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Help Customers Understand Policies Before They Complain to the Contact Center

If you were building a playground for your local elementary school, you’d never install swings with chains that pinch little fingers or a teeter-totter that catapults kindergarteners into the air. A dangerous playground guarantees that half the kids end up in the nurse’s office or an ambulance!

So why do companies make the customer experience so “dangerous” by publishing policies or Terms & Conditions that customers can’t easily understand? Presenting customers with difficult-to-comprehend policies is guaranteed to cause complaints to the contact center. If you want to increase contact volume, write the fine print in a legalistic, tedious, and hard-to-read style.

Understanding this policy is too much work

Here’s an example of a hard-to-understand airline policy. Let’s say you go on vacation and buy a small oil painting. Should you ship the painting home via FedEx or package it carefully and check it with your luggage on your return flight? Will ABC Airlines agree to handle your fragile painting carefully?

When you read this portion of the airline’s Contract of Carriage (their policy document), you struggle to understand whose responsibility ABC Airlines considers the safety of your painting, theirs or yours?

c) Fragile or Perishable Items Accepted Pursuant to Limited Liability Release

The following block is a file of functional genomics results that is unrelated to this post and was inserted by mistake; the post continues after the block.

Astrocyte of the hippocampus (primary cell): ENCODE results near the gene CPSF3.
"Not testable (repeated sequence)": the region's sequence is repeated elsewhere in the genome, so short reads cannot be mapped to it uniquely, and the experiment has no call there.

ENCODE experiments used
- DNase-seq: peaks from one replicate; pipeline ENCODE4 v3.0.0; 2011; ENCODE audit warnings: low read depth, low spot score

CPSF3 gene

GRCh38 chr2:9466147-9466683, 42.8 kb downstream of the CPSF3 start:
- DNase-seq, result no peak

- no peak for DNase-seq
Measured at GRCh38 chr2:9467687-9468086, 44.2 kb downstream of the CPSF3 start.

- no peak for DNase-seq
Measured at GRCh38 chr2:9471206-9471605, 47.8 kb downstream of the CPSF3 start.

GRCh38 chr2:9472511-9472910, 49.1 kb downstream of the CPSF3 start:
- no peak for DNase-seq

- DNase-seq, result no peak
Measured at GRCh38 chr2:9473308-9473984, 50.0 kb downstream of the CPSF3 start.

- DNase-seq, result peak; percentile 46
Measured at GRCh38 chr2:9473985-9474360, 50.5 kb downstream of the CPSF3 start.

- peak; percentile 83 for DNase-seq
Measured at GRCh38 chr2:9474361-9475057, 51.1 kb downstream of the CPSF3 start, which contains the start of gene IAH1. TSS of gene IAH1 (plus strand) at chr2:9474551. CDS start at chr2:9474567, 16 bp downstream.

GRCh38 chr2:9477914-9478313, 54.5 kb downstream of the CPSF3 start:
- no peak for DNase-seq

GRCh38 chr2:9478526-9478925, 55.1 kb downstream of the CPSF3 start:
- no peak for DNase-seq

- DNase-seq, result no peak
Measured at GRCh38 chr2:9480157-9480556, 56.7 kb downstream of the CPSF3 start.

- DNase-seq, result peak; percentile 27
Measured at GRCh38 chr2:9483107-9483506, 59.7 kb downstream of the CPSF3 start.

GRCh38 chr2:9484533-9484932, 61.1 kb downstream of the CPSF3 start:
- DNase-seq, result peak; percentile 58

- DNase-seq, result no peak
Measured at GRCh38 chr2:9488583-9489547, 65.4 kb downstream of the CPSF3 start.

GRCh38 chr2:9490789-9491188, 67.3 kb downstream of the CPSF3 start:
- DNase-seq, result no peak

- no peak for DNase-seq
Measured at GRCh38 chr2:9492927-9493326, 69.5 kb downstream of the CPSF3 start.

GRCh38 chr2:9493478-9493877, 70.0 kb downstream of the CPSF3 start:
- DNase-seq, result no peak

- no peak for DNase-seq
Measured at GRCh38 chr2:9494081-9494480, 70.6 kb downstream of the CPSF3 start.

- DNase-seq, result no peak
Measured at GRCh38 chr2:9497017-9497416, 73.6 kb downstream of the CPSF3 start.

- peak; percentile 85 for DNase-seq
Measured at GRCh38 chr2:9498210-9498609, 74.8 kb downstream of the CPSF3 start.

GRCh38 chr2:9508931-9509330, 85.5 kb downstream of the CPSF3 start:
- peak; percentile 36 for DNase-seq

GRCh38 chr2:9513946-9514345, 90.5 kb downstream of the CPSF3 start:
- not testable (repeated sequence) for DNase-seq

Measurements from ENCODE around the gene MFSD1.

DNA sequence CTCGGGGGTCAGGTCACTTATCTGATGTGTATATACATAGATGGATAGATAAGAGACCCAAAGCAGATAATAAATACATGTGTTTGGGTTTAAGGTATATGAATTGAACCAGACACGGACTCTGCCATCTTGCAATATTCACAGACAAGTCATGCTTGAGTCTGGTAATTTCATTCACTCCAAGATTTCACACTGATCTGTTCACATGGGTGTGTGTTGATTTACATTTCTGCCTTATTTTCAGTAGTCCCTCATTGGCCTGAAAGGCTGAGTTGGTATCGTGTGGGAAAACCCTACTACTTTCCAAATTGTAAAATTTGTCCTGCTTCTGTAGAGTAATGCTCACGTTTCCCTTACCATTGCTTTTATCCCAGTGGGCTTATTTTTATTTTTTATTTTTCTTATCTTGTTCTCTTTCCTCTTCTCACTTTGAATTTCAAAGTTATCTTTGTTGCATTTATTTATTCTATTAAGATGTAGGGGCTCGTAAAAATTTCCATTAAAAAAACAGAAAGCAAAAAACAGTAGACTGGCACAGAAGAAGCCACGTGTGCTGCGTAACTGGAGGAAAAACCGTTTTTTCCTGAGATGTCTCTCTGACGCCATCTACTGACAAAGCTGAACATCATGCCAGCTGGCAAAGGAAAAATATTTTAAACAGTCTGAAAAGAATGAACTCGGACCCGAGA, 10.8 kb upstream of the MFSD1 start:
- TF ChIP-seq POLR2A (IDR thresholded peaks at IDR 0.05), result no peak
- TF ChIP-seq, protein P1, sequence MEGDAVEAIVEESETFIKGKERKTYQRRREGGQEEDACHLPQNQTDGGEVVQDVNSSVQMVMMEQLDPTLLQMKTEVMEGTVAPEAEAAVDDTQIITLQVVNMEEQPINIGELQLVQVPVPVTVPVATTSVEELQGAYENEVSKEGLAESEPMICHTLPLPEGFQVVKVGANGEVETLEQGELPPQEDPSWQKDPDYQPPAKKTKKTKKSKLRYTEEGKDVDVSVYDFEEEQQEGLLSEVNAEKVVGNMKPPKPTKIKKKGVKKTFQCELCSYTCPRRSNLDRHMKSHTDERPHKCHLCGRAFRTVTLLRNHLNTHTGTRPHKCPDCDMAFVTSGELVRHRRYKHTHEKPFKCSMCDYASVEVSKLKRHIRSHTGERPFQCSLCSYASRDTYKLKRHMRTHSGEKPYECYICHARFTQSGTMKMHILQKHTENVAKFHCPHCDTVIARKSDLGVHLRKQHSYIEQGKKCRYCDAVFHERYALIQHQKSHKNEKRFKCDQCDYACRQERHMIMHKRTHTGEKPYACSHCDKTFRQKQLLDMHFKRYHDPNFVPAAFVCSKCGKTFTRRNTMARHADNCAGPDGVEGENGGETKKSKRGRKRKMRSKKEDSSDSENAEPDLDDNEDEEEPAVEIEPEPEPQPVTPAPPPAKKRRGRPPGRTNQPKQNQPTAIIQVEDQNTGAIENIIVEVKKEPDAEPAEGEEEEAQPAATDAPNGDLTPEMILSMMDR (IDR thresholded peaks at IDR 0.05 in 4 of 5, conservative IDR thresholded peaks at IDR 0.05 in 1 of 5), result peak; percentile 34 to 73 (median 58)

ABC Airlines is not liable for loss, damage, or delay in the delivery of a passenger's baggage or other property accepted by ABC Airlines pursuant to the execution of a Limited Liability Release form executed by the passenger for the purpose of inducing ABC Airlines to carry the item, except as expressly provided by the Limited Liability Release.

So, is the airline liable for damage to your painting or not? Or they are liable “pursuant to the execution of a…Release form executed by the passenger”? So much “executing”! And do passengers “induce” the airline to carry items? I’m so confused.Why do companies publish hard-to-understand policies?

Sounds crazy, right? Why would a company make important information—a policy—difficult to read? Well, there are lots of reasons:

  • To prevent legal risk, companies publish the policy the way the Legal Department wrote it. While legalese may be defensible in a court of law, regular people can’t understand it.
  • Companies intentionally make policy language unclear because they know customers hate the policy. In the ABC Airlines example above, I’m pretty sure the airline is saying it’s not liable for any damage to your baggage or property, which is a pretty one-sided policy.
  • Companies bury the policy in a dark corner of their website. Instead of presenting it where customers learn and shop (on a product description or pricing page, for example), they hide their policies in the FAQs or on a separate Terms & Conditions page.

Four ways to present policies so customers can understand them

Companies can do the work to make policies easier to read. The payoff—fewer contacts from angry customers—is well worth the effort.

Present the legal verbiage and the plain language paraphrase side by side.